It’s funny because I feel like the UK in many ways is almost a little ahead of the US in terms of acceptance and visibility. For me, being an artist that came from a TV competition show and then coming out, I was the first one to do it on American Idol – but the UK had Will Young maybe 10 years prior, so we’re offset by like a decade. It’s fun for me to look at this through an UK lense, if I think about iconic queer musicians the first ones that come to mind are almost all UK artists – Elton, Freddie, Bowie, Boy George – these are queer men for example, but it all started from British artists so for me coming up and realising my dream of wanting to be an artist on stage – a singer outside of musical theatre – those were my touchstones and that felt like a really exciting place to dig into.

You have a very special relationship with the UK with Queen – tell us a bit about what that’s like and how it’s grown/evolved over the years?

I’ve spent so much time in London and working in the media, singing for Queen and getting to know the Queen family and the fans and touring the country doing interviews on TV about that and my own projects. I feel like I’m an adopted step child of the UK at this point, I love it and have soaked up so much pop culture in the UK, so it seemed like a natural thing to want to explore, even as an outsider to look at it objectively, that felt really interesting. Queen and I have been working together for over a decade, I sang their song ‘Bohemian Rhapsody’ as my audition song for American Idol so I think that’s how the dots connected. It’s been an incredible honour to carry on the legacy of Queen as an act of service to Brian May and Roger Taylor, to be able to facilitate them getting on stage and play their hits and to carry the mantle for Freddie, who was so sadly taken from all of us from the AIDS virus. If he was still alive today, I’m sure that he’d still be doing it with them so it’s bittersweet but I am grateful for the opportunity. I always try to honour Freddie, everything I do on stage is a tribute to him through my own vessel. What’s really exciting for me with this documentary is being able to chat with Brian and Roger about Freddie. It was really nice to have that safe space and I’m really honoured they felt comfortable with me and open to talk about their experience with Freddie and his experience as a queer man in a time where it was a taboo thing to talk about publicly. I really love that they trusted me with that conversation. I’m really honoured that they wanted to chat with me about it.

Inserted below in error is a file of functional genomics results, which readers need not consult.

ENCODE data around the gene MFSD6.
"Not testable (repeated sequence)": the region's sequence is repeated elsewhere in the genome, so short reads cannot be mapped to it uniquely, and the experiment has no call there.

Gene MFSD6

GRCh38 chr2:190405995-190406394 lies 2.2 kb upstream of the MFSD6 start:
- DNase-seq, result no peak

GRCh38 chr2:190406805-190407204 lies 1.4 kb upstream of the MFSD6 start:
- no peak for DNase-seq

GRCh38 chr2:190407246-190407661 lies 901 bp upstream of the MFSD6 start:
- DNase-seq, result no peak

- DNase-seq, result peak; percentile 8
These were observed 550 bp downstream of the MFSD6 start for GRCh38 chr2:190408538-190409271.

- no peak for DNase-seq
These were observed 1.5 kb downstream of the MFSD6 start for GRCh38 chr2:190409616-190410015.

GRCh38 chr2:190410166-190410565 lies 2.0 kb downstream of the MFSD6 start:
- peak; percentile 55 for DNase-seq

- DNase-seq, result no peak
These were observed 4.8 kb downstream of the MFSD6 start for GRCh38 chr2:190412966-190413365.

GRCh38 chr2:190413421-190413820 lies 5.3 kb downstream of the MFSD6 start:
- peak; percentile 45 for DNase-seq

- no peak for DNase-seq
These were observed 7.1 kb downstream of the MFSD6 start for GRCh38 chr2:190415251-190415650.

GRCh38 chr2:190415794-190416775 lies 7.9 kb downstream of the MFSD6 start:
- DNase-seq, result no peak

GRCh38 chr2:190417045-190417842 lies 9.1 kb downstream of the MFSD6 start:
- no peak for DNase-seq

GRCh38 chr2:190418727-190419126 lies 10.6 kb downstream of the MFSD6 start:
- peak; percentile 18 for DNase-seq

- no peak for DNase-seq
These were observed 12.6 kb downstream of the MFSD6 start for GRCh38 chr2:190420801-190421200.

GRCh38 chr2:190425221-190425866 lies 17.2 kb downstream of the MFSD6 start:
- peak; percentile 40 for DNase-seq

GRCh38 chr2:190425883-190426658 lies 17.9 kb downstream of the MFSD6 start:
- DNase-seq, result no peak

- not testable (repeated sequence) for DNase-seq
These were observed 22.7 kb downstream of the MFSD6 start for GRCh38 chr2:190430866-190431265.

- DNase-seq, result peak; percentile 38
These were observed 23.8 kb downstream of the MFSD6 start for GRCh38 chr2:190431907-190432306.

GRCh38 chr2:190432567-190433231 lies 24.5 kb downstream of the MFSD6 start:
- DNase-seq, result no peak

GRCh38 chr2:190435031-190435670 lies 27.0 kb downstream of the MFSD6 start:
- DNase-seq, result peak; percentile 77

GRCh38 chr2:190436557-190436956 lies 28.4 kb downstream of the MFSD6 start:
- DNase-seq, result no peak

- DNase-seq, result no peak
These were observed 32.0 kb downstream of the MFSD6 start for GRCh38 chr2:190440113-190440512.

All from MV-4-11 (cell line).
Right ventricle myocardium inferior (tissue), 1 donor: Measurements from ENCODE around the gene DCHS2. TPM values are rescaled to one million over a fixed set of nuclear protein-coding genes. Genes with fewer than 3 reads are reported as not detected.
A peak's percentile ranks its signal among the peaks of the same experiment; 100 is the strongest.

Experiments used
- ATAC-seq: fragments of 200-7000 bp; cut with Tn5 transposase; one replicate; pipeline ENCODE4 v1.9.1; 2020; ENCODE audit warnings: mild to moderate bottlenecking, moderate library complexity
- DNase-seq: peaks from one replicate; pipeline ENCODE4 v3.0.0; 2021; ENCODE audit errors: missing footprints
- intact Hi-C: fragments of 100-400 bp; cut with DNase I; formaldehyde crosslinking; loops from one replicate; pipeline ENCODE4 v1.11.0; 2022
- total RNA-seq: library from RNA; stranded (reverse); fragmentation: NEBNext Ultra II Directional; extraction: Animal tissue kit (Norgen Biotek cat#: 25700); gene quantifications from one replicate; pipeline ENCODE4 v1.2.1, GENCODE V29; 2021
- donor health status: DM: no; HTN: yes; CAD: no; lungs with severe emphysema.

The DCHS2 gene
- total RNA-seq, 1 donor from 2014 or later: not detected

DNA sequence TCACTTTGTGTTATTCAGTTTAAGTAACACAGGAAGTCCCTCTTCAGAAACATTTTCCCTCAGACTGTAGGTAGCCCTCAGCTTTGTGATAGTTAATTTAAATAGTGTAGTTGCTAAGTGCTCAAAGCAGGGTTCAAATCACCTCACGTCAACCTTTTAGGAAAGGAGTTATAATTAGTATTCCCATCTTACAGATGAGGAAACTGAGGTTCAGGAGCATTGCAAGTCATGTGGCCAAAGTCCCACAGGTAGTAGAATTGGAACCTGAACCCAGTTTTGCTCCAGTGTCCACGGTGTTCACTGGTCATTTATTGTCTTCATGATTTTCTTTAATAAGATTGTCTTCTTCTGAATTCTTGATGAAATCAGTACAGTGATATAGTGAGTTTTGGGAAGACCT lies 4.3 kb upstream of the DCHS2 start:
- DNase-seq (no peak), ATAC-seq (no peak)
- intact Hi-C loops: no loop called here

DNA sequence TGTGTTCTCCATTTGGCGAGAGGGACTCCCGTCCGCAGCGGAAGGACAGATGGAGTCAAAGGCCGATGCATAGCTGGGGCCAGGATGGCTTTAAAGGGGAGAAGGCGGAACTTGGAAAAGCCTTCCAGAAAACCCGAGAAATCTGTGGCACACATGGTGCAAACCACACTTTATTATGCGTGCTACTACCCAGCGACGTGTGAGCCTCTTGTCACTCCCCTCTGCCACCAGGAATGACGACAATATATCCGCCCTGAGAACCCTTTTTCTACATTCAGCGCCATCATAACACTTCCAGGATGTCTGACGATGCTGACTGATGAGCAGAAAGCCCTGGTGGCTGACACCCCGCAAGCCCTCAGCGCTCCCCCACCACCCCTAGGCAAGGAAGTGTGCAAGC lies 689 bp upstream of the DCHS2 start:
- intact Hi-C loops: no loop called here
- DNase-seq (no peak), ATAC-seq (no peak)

Some incredible fellow artists and collaborators are featured in the documentary – what was it like filming with them and hearing their stories?